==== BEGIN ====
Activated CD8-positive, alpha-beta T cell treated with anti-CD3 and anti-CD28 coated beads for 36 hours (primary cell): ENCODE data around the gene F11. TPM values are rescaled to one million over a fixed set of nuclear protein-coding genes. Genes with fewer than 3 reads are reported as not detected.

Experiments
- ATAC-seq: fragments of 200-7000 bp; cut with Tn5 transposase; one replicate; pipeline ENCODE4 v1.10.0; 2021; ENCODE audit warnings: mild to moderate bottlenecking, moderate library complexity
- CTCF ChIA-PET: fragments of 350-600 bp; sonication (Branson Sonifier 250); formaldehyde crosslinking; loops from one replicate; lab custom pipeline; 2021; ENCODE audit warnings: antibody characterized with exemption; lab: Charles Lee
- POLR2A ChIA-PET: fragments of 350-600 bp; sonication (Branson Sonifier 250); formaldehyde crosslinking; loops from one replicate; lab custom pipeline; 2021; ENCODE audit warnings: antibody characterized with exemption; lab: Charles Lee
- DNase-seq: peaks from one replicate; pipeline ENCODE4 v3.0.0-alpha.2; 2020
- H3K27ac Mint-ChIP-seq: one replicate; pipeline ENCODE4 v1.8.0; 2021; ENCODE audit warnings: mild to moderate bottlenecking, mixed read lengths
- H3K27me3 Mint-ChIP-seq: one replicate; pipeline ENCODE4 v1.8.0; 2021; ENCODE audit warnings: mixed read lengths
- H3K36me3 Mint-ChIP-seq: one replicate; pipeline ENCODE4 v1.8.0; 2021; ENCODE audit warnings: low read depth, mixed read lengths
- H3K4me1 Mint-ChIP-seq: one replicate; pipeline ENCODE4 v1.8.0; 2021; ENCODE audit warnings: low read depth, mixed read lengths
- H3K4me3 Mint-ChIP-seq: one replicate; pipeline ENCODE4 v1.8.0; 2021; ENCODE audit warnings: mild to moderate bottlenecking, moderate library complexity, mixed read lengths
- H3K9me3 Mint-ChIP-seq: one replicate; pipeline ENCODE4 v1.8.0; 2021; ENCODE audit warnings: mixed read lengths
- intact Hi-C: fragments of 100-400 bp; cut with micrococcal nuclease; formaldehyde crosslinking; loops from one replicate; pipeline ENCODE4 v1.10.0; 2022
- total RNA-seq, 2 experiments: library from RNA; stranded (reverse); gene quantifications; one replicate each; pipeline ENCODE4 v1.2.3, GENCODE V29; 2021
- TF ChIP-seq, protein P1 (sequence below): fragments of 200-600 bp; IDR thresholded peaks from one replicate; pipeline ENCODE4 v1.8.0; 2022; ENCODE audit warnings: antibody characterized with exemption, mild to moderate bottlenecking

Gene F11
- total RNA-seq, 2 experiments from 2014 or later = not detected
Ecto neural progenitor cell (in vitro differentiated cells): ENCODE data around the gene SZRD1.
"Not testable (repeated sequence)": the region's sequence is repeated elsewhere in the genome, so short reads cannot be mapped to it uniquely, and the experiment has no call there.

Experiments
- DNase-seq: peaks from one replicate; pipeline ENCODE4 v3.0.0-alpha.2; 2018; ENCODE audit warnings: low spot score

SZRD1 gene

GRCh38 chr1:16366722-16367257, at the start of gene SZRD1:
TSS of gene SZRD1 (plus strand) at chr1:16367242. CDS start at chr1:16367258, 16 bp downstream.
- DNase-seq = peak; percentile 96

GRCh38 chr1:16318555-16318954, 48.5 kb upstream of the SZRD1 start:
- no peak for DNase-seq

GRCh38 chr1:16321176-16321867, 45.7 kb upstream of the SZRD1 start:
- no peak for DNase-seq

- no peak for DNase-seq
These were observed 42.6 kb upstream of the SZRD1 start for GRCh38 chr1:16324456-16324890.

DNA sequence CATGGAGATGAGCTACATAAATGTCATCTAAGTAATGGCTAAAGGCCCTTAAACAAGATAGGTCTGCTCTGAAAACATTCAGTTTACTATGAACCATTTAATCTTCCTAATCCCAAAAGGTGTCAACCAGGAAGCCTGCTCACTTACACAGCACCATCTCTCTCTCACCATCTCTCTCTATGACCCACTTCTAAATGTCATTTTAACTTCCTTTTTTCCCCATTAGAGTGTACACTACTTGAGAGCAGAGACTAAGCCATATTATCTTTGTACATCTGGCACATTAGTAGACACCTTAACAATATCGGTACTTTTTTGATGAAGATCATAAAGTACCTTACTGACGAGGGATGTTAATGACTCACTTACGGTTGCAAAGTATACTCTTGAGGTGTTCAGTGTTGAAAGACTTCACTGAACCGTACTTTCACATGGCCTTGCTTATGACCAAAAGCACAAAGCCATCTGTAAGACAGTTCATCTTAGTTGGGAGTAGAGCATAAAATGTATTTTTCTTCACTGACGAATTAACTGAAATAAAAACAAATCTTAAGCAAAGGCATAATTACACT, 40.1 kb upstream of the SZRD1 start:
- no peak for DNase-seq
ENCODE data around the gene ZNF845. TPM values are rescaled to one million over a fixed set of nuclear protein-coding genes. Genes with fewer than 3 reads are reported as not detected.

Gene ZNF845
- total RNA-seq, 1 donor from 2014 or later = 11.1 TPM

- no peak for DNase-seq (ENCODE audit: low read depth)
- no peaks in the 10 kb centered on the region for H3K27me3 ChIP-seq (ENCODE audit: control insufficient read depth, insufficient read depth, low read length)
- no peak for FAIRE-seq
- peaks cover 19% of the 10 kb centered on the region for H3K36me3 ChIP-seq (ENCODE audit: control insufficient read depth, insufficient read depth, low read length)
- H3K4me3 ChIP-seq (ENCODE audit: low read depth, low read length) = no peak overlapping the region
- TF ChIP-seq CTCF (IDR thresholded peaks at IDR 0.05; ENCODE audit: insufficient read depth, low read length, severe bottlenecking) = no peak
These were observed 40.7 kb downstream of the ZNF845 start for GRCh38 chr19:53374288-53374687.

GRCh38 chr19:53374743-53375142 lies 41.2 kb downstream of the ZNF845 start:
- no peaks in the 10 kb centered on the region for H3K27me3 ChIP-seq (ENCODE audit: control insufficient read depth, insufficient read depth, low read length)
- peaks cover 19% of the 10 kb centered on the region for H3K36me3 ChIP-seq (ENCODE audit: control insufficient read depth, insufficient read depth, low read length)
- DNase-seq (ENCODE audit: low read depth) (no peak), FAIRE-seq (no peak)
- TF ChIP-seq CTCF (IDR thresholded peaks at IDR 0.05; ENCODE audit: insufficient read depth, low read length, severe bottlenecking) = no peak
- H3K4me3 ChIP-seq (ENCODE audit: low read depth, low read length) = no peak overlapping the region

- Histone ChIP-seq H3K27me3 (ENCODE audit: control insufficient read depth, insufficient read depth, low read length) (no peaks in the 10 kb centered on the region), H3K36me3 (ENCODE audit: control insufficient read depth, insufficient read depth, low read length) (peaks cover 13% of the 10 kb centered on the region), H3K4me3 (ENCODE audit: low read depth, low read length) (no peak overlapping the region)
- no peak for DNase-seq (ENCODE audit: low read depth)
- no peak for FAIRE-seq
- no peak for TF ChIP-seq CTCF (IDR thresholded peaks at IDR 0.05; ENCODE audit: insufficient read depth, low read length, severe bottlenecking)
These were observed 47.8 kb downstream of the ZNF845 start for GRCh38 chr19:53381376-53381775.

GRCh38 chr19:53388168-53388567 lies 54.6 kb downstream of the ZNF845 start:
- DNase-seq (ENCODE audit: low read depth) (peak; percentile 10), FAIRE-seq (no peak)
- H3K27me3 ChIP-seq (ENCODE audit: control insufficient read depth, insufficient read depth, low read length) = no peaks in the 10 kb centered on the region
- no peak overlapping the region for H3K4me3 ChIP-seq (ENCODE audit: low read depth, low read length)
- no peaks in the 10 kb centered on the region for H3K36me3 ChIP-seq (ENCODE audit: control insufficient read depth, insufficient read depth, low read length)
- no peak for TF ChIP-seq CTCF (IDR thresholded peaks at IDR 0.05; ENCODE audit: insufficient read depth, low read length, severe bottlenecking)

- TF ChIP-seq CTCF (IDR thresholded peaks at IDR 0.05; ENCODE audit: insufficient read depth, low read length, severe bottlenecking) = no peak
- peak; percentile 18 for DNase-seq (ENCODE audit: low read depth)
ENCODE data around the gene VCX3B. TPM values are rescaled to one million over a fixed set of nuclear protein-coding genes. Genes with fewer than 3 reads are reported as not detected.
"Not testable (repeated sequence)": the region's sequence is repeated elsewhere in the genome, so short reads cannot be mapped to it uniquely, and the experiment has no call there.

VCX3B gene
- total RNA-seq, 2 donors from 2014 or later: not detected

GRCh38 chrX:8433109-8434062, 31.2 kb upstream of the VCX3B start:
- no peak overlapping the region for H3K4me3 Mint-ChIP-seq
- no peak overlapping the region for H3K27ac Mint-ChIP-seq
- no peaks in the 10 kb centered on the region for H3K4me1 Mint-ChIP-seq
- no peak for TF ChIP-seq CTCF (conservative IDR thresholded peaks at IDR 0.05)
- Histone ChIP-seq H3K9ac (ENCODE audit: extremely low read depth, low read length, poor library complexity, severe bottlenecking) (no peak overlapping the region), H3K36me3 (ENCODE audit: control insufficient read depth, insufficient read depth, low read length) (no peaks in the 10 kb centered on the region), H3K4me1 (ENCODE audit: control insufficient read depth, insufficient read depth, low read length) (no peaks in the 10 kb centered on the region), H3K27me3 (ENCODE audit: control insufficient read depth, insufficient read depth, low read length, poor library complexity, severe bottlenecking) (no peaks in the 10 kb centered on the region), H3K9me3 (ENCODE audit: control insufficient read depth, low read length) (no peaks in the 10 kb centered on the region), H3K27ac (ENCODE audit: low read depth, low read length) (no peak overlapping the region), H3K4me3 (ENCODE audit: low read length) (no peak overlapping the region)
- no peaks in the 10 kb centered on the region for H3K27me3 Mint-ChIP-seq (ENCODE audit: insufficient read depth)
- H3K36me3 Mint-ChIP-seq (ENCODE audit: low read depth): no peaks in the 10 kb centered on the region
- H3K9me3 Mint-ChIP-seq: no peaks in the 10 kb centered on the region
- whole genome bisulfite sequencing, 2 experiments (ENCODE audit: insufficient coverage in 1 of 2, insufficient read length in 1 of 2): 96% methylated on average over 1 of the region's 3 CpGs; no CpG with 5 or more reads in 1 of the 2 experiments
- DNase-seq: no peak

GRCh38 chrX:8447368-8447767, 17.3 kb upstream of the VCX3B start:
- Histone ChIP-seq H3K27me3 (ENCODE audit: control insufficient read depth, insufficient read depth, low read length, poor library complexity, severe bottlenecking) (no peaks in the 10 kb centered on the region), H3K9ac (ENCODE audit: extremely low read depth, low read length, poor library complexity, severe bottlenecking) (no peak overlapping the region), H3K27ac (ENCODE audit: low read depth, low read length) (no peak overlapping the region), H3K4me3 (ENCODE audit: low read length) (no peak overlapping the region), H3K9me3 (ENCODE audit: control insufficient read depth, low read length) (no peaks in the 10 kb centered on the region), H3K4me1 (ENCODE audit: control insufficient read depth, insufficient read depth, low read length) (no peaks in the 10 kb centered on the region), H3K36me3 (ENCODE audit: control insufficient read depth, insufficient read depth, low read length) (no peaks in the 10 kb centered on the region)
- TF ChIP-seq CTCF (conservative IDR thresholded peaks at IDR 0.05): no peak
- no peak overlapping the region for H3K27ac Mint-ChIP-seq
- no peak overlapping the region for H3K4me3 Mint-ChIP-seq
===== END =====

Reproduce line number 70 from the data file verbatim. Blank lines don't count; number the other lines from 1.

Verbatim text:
- no peaks in the 10 kb centered on the region for H3K4me1 Mint-ChIP-seq